I think because Maine’s main draw is the scenery, we have a lack of oddball museums and roadside attractions. Oh well. Another good spot to visit is Monhegan Island, which is accessible by an hour-long ferry ride. It’s a misty wooded island with a nauseatingly adorable village and some lovely hikes. Also: fairy village.

  21. If you visit Massachusetts in mid to late September, you can stop by the Big E. This is a 3 week New England Fair with all sorts of delicious fried food and food vendors and an entire building devoted to informerical products (Sham-wow anyone?).

  22. If you’re coming to Kentucky, you’re definitely going to want to hit up what our state is most famous for: horses, and bourbon. But there’s a shitload of other awesome stuff in the bluegrass state too.

    The bourbon trail is pretty sweet, but if you can only hit up one distillery, I’d recommend Maker’s Mark.

    As for horses, Churchill Downs (Louisville) or Keeneland (Lexington) is where it’s at for horse racing. There’s also a plethora of horse farms you can visit.

    I also HIGHLY recommend going to Mammoth Cave, because it’s kind of the biggest cave in the world, and it’s pretty sweet.

    If you’re outdoorsy, Red River Gorge is a must. It’s a part of the Daniel Boone National Forest and is an international hotspot for rock-climbing. RRG also has some killer sights and awesome backpacking/camping adventures.

    If you’re going to any specific cities, hit me up and I can tell you the best places to stay and eat.

  23. my fiance and i did this last memorial weekend but in our own state. just decided to take a trip circumferencing the state. things to see….Forks is pretty interesting these days, aberdeen is kind of a must stop…home of kurt cobain ya know. the worlds largest egg is in winlock, mima mounds are some sort of phenomenon, but totally cool. giant mounds in the ground…no idea how or where they came from…Washington has Stonehenge in Maryhill. This was probably the coolest thing we saw. Spokane also had lots of cool stuff to look at…worlds largest radio flyer wagon all kinds of fun stuff!

  24. I’m in Southern Indiana, and I’m pretty guilty of saying there’s nothing around here. But sitting here and reading all of the suggestions made from other people in other states made me realize we do have some pretty nifty stuff around here.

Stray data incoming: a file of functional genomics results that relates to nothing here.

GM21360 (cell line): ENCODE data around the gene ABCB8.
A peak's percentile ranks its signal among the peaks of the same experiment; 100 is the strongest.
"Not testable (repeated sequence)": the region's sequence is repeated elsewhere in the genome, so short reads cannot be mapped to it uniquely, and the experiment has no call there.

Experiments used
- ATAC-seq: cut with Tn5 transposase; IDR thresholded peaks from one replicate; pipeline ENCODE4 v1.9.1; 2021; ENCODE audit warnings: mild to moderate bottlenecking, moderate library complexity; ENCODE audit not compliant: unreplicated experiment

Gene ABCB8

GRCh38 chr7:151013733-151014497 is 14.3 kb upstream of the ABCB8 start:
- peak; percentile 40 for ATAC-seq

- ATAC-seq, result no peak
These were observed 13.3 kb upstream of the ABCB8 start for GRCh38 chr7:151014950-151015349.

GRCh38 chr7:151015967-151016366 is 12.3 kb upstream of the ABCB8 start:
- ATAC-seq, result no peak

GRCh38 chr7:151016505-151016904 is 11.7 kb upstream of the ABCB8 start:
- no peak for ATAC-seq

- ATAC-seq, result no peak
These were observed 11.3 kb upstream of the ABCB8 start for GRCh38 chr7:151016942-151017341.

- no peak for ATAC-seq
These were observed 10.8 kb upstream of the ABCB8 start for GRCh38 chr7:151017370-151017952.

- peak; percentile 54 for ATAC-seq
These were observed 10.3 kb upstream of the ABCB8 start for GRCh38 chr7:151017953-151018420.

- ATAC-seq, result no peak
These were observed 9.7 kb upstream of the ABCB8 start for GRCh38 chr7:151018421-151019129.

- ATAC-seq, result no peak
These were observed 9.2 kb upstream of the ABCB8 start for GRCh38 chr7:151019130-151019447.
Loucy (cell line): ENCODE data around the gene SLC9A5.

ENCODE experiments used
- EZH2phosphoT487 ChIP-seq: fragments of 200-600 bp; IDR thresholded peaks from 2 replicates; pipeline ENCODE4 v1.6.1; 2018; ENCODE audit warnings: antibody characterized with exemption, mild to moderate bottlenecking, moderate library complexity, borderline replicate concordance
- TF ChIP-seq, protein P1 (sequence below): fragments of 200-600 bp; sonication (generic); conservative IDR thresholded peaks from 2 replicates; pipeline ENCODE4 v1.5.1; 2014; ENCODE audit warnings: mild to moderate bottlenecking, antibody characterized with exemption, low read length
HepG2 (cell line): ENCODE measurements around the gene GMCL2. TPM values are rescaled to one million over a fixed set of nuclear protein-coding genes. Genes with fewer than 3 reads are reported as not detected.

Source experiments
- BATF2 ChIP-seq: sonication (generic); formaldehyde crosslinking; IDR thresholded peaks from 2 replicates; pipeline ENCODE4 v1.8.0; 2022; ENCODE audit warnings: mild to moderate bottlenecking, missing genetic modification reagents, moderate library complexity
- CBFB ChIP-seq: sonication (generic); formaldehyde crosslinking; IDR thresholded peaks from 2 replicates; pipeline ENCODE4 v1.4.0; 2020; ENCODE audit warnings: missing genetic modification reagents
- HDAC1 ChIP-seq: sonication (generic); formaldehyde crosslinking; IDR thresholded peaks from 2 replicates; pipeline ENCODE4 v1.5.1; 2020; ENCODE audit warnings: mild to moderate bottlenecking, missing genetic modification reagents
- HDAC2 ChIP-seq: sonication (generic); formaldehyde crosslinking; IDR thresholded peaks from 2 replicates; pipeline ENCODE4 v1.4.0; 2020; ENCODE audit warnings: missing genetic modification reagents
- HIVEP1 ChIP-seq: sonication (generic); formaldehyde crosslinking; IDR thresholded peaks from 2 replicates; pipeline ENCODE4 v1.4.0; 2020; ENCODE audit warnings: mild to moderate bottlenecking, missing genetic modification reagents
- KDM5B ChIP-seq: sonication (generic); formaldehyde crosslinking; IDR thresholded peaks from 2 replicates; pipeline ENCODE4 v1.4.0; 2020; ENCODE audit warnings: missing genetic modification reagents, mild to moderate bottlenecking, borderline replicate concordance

In Evansville, we have the Willard Library. It’s supposed to be haunted (I think Ghost Hunters did a show about it – I know my bff is begging me to take her when she comes down to visit me), and they have a live webcam that you can watch to see if anything goes bump in the night. It’s actually one of our city libraries so you can tour it for free whenever it’s open.

    A little bit to the east (I think, I’m horrible with directions) is a town called Santa Claus. Yep. Santa frickin’ Claus, Indiana. Obviously around christmas each year the town goes all out and does this huge massive decoration thing, but also people come from all over to have their cards stamped in the Santa Claus post office. SC is also the home of an amusement park called Holiday World. It’s reasonably priced, consistantly wins all kinds of industry awards for service and cleanliness, and provides free soda pop and sunscreen for every body. Also, it has some of the best wooden roller coasters in the world.

    If you’re looking for some natural beauty we do have the Hoosier National Forest which is just absolutely breathtaking at times. Also, we have the Ohio River running throughout the tri-state region – heck, we even have a river boat called Casino Aztar here in E-ville.

    A bit further from Santa Claus is French Lick… yeah I know, the name is funny. I’ve heard it said that you know you’re a true Hoosier when you can say French Lick without breaking out into giggles. French Lick has this cute little downtown area, and a casino to boot – but I’m going to go gaga over the West Baden Hotel. It’s pre WW1 historical hotel and it’s rather luxurious, but the interior is as if it were still almost 100 years ago. The grounds are breath taking, and in the main lobby there is a huge dome that simply seems to defy physics. Also, I have to admit, the drive along IN-37 to get to French Lick is rather pretty.

    There, I did my part for southern Indiana 🙂 I’m sure there are a lot of things that are awesome that I missed, but I’m new here myself so these are the things I’ve managed to find so far.